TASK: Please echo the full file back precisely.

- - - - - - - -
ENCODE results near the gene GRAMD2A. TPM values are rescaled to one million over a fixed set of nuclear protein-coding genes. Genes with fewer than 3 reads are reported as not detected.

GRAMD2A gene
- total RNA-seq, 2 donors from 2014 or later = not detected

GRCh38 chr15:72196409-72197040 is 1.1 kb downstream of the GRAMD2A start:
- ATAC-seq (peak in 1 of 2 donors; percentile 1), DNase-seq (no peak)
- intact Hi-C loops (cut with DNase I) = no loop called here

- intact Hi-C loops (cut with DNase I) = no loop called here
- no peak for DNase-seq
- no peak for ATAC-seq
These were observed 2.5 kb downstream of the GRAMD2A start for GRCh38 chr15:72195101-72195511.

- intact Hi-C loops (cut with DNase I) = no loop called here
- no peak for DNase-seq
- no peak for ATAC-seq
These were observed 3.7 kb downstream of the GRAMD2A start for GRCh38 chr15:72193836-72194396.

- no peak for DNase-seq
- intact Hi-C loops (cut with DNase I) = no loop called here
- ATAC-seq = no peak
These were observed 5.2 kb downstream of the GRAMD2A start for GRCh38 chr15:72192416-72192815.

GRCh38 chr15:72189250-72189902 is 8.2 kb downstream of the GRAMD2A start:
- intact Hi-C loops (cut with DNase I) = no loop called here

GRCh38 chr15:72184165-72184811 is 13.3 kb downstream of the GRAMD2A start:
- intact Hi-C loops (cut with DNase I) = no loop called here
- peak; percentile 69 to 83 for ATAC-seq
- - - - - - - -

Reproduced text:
ENCODE results near the gene GRAMD2A. TPM values are rescaled to one million over a fixed set of nuclear protein-coding genes. Genes with fewer than 3 reads are reported as not detected.

GRAMD2A gene
- total RNA-seq, 2 donors from 2014 or later = not detected

GRCh38 chr15:72196409-72197040 is 1.1 kb downstream of the GRAMD2A start:
- ATAC-seq (peak in 1 of 2 donors; percentile 1), DNase-seq (no peak)
- intact Hi-C loops (cut with DNase I) = no loop called here

- intact Hi-C loops (cut with DNase I) = no loop called here
- no peak for DNase-seq
- no peak for ATAC-seq
These were observed 2.5 kb downstream of the GRAMD2A start for GRCh38 chr15:72195101-72195511.

- intact Hi-C loops (cut with DNase I) = no loop called here
- no peak for DNase-seq
- no peak for ATAC-seq
These were observed 3.7 kb downstream of the GRAMD2A start for GRCh38 chr15:72193836-72194396.

- no peak for DNase-seq
- intact Hi-C loops (cut with DNase I) = no loop called here
- ATAC-seq = no peak
These were observed 5.2 kb downstream of the GRAMD2A start for GRCh38 chr15:72192416-72192815.

GRCh38 chr15:72189250-72189902 is 8.2 kb downstream of the GRAMD2A start:
- intact Hi-C loops (cut with DNase I) = no loop called here

GRCh38 chr15:72184165-72184811 is 13.3 kb downstream of the GRAMD2A start:
- intact Hi-C loops (cut with DNase I) = no loop called here
- peak; percentile 69 to 83 for ATAC-seq